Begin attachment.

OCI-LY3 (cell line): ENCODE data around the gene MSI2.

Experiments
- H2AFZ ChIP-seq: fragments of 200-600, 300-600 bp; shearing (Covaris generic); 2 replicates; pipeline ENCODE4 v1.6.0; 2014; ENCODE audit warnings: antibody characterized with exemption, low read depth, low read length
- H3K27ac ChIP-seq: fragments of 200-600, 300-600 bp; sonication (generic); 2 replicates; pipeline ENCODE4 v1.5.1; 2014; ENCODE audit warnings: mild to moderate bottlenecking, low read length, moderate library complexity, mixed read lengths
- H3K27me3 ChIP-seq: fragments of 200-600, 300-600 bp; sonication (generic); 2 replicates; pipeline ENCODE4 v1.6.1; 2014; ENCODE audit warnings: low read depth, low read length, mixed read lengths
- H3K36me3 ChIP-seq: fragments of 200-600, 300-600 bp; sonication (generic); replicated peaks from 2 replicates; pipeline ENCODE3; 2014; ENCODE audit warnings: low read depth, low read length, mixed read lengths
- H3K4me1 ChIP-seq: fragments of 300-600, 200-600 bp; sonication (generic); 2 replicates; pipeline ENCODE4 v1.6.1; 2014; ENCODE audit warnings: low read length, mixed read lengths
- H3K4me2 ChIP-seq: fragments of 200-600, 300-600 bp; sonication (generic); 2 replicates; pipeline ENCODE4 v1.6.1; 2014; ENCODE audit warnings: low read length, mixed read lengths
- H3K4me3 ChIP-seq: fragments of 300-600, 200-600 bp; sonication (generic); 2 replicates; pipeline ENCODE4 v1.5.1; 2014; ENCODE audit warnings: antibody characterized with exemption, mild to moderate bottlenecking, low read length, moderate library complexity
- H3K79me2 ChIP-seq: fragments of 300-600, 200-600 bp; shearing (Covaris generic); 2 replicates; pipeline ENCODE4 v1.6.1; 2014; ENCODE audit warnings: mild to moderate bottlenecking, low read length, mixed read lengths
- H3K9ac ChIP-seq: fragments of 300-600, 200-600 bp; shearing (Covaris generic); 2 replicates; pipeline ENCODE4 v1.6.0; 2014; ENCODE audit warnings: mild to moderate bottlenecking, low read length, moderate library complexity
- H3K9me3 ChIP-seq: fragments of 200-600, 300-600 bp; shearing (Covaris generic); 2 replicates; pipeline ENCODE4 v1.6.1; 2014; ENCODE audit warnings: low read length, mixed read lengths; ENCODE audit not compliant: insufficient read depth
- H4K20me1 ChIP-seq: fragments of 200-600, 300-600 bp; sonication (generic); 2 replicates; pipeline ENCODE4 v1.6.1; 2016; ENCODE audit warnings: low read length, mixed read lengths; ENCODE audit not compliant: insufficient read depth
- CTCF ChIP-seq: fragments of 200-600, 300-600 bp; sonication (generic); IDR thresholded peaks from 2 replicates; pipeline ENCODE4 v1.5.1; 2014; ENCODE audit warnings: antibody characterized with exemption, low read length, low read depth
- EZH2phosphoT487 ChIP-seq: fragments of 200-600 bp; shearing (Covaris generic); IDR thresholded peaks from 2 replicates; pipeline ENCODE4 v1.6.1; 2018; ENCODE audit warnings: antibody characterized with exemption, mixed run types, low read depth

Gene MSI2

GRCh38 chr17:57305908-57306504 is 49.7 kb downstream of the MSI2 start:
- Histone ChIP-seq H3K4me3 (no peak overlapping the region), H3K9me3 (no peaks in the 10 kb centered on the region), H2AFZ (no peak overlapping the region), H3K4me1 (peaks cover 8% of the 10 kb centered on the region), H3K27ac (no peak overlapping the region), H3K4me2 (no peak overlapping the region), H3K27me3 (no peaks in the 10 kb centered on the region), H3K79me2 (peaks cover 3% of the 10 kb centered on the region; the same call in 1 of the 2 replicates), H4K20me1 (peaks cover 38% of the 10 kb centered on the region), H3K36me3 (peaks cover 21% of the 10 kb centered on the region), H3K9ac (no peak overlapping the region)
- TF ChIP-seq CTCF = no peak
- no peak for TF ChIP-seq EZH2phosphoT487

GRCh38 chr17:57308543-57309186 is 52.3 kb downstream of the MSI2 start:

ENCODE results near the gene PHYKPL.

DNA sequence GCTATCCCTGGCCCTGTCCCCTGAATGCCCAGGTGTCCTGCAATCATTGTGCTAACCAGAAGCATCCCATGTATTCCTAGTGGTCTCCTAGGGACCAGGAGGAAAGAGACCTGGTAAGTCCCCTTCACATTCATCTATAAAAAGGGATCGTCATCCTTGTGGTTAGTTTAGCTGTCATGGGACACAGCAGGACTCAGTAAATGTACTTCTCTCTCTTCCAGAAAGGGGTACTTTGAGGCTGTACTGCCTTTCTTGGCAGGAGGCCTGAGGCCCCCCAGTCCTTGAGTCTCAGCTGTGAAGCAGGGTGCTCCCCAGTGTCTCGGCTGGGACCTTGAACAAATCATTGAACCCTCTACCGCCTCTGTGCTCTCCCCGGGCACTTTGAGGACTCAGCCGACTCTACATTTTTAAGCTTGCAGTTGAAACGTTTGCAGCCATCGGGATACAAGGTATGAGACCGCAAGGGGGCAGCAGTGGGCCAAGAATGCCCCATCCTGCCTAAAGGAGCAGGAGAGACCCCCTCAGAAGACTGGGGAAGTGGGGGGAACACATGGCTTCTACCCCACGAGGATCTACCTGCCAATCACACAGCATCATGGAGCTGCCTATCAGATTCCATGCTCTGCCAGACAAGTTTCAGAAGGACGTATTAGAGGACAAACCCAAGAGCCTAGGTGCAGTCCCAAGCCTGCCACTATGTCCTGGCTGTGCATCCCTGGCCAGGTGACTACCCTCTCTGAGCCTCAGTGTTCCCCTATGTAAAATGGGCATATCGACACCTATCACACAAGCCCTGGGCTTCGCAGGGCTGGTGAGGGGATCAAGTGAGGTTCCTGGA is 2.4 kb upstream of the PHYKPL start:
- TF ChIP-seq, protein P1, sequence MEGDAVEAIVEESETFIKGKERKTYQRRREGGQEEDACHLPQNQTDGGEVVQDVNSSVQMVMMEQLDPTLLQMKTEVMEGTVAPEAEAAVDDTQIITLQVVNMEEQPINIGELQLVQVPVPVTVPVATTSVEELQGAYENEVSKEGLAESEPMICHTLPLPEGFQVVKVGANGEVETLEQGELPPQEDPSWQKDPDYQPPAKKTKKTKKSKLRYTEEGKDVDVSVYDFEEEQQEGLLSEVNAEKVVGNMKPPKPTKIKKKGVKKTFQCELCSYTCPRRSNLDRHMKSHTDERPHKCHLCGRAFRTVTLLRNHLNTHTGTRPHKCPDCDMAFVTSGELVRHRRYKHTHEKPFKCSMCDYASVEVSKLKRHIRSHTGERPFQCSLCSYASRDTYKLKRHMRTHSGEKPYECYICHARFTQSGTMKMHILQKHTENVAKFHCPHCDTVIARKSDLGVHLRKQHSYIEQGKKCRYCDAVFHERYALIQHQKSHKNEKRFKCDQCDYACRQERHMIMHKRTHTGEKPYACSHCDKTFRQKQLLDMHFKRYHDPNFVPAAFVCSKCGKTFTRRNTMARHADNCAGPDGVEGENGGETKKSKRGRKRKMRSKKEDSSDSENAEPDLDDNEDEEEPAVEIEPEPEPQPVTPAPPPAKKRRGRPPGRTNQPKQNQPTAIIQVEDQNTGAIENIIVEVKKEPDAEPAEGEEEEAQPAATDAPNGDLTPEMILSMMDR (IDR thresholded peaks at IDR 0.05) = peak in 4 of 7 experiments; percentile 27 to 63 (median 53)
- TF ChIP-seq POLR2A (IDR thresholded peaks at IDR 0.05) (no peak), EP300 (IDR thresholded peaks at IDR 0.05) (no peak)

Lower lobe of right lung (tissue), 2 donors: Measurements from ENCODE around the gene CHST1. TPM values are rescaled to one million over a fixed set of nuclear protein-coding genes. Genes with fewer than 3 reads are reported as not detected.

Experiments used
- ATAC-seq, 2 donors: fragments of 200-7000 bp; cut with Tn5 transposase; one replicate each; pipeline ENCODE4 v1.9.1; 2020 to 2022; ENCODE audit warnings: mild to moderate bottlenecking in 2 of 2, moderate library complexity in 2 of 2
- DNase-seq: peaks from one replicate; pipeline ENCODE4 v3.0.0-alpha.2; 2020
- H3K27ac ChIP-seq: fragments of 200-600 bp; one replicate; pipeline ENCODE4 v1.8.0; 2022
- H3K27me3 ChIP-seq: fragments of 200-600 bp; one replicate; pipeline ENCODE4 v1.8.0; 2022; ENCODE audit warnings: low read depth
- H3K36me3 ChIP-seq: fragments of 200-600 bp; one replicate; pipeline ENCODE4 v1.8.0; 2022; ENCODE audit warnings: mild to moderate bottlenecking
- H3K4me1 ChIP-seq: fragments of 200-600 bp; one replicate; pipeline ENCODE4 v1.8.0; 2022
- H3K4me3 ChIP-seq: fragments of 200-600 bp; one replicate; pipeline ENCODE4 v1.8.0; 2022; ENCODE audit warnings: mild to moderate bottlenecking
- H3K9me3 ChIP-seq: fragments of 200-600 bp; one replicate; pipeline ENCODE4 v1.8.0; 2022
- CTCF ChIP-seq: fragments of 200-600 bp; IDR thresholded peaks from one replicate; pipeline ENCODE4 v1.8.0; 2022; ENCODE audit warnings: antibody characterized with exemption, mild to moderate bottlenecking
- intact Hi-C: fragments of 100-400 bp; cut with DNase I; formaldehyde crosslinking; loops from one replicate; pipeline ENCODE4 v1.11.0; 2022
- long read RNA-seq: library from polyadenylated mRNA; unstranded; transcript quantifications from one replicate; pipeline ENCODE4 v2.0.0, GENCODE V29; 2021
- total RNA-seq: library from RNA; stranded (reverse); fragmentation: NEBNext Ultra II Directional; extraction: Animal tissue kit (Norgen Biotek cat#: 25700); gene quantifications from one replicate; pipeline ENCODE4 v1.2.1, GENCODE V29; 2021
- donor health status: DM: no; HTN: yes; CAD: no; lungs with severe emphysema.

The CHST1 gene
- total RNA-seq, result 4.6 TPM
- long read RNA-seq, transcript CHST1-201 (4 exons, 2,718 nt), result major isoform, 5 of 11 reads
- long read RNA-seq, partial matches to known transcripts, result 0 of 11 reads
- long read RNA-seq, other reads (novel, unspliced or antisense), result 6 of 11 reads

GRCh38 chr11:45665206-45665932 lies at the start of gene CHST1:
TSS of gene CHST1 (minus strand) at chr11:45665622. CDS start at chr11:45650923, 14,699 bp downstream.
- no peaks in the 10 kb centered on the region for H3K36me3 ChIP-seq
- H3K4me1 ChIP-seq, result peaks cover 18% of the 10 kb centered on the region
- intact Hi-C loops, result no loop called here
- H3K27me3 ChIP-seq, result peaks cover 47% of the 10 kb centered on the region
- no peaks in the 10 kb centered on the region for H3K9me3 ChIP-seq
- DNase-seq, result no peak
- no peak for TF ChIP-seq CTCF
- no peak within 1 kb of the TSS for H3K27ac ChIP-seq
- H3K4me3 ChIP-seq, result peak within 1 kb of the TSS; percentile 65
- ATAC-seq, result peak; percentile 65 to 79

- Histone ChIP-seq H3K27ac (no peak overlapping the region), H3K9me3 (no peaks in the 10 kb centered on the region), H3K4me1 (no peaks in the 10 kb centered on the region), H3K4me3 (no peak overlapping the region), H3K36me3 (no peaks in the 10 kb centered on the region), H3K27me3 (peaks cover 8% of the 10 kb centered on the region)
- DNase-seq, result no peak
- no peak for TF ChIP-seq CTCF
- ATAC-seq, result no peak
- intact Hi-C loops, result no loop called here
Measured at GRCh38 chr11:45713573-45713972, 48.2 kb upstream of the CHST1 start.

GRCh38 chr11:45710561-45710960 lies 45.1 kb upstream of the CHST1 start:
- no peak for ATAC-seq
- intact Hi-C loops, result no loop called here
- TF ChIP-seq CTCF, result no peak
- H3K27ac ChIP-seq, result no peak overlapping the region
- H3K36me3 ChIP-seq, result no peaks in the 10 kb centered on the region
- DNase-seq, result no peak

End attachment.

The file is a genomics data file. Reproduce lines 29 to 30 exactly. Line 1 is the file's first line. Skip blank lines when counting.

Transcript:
- DNase-seq: peaks from one replicate; pipeline ENCODE4 v3.0.0-alpha.2; 2020
- H3K27ac ChIP-seq: fragments of 200-600 bp; one replicate; pipeline ENCODE4 v1.8.0; 2022